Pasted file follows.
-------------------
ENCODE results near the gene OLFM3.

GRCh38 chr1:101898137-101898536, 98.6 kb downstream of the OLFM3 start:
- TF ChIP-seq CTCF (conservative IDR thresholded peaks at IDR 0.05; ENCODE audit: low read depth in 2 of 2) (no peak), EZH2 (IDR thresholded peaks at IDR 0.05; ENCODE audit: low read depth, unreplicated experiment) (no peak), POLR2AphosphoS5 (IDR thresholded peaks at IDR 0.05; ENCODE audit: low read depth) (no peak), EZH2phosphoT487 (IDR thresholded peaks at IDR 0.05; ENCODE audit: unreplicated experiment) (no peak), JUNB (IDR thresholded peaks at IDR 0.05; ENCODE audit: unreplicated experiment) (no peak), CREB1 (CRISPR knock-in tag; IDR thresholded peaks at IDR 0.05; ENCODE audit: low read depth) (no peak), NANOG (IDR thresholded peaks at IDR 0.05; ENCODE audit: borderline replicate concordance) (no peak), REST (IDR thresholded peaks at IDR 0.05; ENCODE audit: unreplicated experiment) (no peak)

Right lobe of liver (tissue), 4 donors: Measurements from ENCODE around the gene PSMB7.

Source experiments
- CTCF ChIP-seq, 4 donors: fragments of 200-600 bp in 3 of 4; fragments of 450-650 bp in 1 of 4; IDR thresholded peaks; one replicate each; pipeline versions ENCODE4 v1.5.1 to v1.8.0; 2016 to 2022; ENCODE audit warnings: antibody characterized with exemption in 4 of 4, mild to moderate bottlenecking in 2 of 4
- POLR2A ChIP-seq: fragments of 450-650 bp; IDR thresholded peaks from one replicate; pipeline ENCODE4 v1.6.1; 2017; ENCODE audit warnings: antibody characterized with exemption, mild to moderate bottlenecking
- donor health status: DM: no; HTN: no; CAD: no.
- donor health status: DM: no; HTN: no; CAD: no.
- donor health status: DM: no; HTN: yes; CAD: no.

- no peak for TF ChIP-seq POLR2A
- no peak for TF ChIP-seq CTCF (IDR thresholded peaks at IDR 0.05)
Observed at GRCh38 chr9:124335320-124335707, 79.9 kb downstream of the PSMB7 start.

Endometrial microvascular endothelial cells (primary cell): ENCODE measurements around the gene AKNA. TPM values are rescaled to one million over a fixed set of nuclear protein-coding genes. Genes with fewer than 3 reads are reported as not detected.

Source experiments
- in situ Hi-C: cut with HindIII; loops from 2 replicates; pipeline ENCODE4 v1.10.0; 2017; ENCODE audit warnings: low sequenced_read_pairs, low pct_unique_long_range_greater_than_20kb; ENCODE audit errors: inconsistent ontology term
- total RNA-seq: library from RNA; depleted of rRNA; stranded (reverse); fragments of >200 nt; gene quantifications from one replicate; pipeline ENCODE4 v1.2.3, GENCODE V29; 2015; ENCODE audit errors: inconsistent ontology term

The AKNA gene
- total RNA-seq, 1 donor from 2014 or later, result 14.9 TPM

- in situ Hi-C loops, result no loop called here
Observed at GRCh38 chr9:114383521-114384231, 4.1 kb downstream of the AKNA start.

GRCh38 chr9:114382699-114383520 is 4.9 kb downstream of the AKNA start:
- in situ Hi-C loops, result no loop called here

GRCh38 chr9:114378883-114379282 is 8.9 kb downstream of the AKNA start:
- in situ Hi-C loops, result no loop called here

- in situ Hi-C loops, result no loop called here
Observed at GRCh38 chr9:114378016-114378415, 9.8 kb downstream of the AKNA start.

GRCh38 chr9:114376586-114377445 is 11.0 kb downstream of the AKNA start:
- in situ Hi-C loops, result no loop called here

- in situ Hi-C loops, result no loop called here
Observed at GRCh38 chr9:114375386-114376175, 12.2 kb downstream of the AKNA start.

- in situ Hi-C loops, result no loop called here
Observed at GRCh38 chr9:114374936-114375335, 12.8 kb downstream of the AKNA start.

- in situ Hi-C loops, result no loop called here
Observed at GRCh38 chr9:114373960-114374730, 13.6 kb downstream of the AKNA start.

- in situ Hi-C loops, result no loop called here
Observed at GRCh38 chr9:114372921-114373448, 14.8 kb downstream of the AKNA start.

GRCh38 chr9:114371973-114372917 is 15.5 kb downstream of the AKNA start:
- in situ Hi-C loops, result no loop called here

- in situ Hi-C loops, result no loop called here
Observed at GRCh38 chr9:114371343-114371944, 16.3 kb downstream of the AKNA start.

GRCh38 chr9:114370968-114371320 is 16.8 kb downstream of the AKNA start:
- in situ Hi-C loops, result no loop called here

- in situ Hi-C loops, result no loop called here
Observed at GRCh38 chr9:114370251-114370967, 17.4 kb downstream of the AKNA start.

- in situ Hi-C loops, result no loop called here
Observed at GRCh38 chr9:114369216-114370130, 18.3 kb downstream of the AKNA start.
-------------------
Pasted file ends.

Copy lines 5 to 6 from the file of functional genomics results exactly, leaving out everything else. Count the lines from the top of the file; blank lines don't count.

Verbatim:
Source experiments
- CTCF ChIP-seq, 4 donors: fragments of 200-600 bp in 3 of 4; fragments of 450-650 bp in 1 of 4; IDR thresholded peaks; one replicate each; pipeline versions ENCODE4 v1.5.1 to v1.8.0; 2016 to 2022; ENCODE audit warnings: antibody characterized with exemption in 4 of 4, mild to moderate bottlenecking in 2 of 4